Follow-up: Ray Sauder


Posted on Monday, April 5th, 2021

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Age: 49

Shop name: Raynbow Signs

City: Palmerston, Ontario, Canada

Staff: Five plus Ray

Shop size: 4800 sq. ft.

Graphics equipment:
Roland SolJet Pro4 XR-640
Roland CAMM-1 plotter
Gerber Sabre 408 CNC router
RollsRoller laminator/applicator


Ray Sauder opened Raynbow Signs at the ripe old age of 21 in 1993. Twenty-eight years later his shop provides graphics for Palmerston and the many other small towns that surround it in this scenic area, which is about two hours from Toronto, Ontario, Canada. Ray was first featured in the November/December 2011 issue of SignCraft and here’s what he told in a recent chat:

Not much has changed as far as what we do and how we do it since that last article. I’m a little older, so I’m less likely to get involved in the larger installation projects. But we’re still mostly doing signs for small and medium-sized business—like flat and 3D signs, vehicles and wraps along with illuminated signs, channel letters and logo designs.

Most of our work is general commercial projects, but we still get ourselves into some big jobs. Last year we did our biggest sign ever—16-by-42 feet, illuminated signs, 110 feet in the air on a big feed mill. We subcontracted parts of it because it was way too big for us to fabricate in house or install.

A family loss

It’s been a difficult year. We recently lost our 19-year-old daughter, Amy, after a 2 ½ year battle with cancer. It was devastating. During that time I really had to rely on the staff to get things done. We were in and out of the hospital constantly. They did a terrific job. My brother Cameron manages the production side of the business, and he kept things on track for us.

The pandemic made it very hard for us to spend time with Amy, who was in the hospital an hour and a half away from our home. She was very strong and had a great attitude. She was remarkable.

Right now I’m still trying to find my equilibrium and deal with the grief over the loss of Amy. It’s hard. It tests you and your faith. But me, my wife and our two sons are doing the best we can. It takes time, I’m sure, but we have the support of many very good people through this. That’s very helpful.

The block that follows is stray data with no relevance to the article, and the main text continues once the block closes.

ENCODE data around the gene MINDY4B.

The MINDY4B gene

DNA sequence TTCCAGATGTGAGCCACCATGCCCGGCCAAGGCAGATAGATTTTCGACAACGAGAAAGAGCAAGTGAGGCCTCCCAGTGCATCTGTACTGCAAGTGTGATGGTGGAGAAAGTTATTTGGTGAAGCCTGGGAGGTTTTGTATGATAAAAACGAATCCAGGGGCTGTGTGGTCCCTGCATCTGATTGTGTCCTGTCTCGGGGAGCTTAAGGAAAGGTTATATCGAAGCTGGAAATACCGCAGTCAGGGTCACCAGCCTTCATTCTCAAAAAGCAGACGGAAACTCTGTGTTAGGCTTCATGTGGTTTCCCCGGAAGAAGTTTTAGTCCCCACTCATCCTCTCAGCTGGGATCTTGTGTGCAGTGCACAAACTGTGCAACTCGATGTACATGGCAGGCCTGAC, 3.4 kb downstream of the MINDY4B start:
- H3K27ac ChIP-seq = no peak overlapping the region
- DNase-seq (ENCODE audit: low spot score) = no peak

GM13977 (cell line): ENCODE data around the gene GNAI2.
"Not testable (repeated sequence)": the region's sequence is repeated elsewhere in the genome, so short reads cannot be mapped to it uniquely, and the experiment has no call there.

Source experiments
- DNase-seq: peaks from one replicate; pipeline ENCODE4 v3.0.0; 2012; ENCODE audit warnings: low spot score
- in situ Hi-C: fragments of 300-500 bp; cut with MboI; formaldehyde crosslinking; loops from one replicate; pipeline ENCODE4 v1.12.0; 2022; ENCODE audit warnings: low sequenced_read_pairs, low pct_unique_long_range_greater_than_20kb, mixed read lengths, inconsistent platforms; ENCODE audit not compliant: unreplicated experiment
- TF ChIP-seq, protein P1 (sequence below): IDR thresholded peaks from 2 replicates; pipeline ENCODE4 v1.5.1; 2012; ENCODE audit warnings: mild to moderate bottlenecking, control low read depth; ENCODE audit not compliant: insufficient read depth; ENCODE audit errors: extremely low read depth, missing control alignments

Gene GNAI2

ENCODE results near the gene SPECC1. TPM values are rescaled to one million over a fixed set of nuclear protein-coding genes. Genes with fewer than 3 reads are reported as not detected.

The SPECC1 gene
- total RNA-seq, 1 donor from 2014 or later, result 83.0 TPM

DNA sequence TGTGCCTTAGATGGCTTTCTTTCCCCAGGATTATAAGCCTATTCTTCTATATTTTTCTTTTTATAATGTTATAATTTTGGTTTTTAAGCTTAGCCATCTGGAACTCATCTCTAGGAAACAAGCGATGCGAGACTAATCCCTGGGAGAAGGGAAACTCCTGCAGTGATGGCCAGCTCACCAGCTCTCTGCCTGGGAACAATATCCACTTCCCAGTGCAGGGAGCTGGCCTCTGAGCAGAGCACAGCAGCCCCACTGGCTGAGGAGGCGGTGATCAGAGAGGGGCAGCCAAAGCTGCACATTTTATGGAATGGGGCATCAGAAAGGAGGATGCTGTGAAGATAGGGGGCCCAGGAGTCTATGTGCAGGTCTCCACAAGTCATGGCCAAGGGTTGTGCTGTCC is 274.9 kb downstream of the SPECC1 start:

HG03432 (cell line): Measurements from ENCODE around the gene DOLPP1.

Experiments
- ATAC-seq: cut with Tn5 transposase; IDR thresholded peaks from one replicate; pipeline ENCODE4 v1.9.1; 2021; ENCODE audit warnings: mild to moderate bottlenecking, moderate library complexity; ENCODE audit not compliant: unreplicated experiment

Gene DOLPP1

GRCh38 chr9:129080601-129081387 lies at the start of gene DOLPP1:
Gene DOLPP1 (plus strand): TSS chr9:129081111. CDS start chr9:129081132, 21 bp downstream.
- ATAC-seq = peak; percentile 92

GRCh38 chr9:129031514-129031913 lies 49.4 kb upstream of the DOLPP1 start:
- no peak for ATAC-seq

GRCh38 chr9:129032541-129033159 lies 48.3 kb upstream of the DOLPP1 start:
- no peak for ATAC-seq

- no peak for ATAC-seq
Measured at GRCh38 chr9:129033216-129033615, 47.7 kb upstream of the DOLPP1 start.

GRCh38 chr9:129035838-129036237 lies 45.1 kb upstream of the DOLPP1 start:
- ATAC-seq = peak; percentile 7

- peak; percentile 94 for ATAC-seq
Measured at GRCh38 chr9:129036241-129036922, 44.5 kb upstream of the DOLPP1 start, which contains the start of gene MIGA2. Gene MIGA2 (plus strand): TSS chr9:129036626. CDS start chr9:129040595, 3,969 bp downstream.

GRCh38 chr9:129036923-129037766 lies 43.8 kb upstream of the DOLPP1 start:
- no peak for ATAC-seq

As for the business, when you’re in the middle of a swirling storm, it’s not a good time to make big changes. We’ve tried to just stay on course as best we could.

The shop, staff and work

Today, I mostly concentrate on outside sales and site inspections. I also quote the more complex jobs. I do a little bit of design work, but Cameron does most of it. Since I do the sales, I can usually steer the customer in the right direction so that Cameron doesn’t waste much design time. I hand him rough comps, and he usually knows what road he’s going down from there. It doesn’t always work, but it often cuts down on the time involved in the design process.

Counting me there are six of us here. Cameron heads up the production department and does most of the design work. The rest of the team handles production and installation.

We are three generations at Raynbow Signs. There’s my dad, who is semi-retired, me, and now my son, who recently joined us.

We’re still in our 4800-sq.-ft. shop and haven’t added any major graphics equipment. About 4000 feet is the fabrication area, and the balance is office/showroom space and the printer room.

We are a full-service shop, so we do illuminated signs as well. A lot of those jobs were put on hold last year because of the pandemic. Now, though, they’re starting to come through after all, which is good news.

One of the interesting changes over the past few years is that I find we’re often doing work for the second generation of family businesses. I did signs for the father who started the company and now I am doing them for their sons. That’s encouraging.

Respect builds confidence

I don’t take any job for granted. Many times I have had a customer come in for a very routine project that makes me wonder, “Do we really have time to do this?” But we still take care of them, because I learned a long time ago that it really matters.

Often they come back shortly afterwards with a very good project because they were satisfied with the service they got. That’s happened to us more than once over the years. Just by treating them with respect we have often gained them as long-term customers.

You can’t take your customers for granted. If you put in the work to gain their confidence, sales get much easier. I’d rather work that way and have long-term accounts.

28 years and counting

I started the business when I was 21. At that age, you don’t really know what you’re getting into, but you have a passion for the work. I still enjoy the creative process. I still get a charge out of helping a new client get a good-looking sign that will help their business get started and grow. They trust you with their image, and you help put their small business on the map.

Just the other day I hand-lettered a set of truck doors for a customer. I haven’t done that in a long time and it felt pretty good. They drove here from an hour away to have us do it because they wanted hand lettering. I was rusty but it was enjoyable, and the customer was very happy with the results. It was a good feeling.

–from an interview with Tom McIltrot

Left to right: Nelson Sauder, Ray Sauder ,Bryce Sage, Cam Sauder, Tony Sauder, Jeff Thornback

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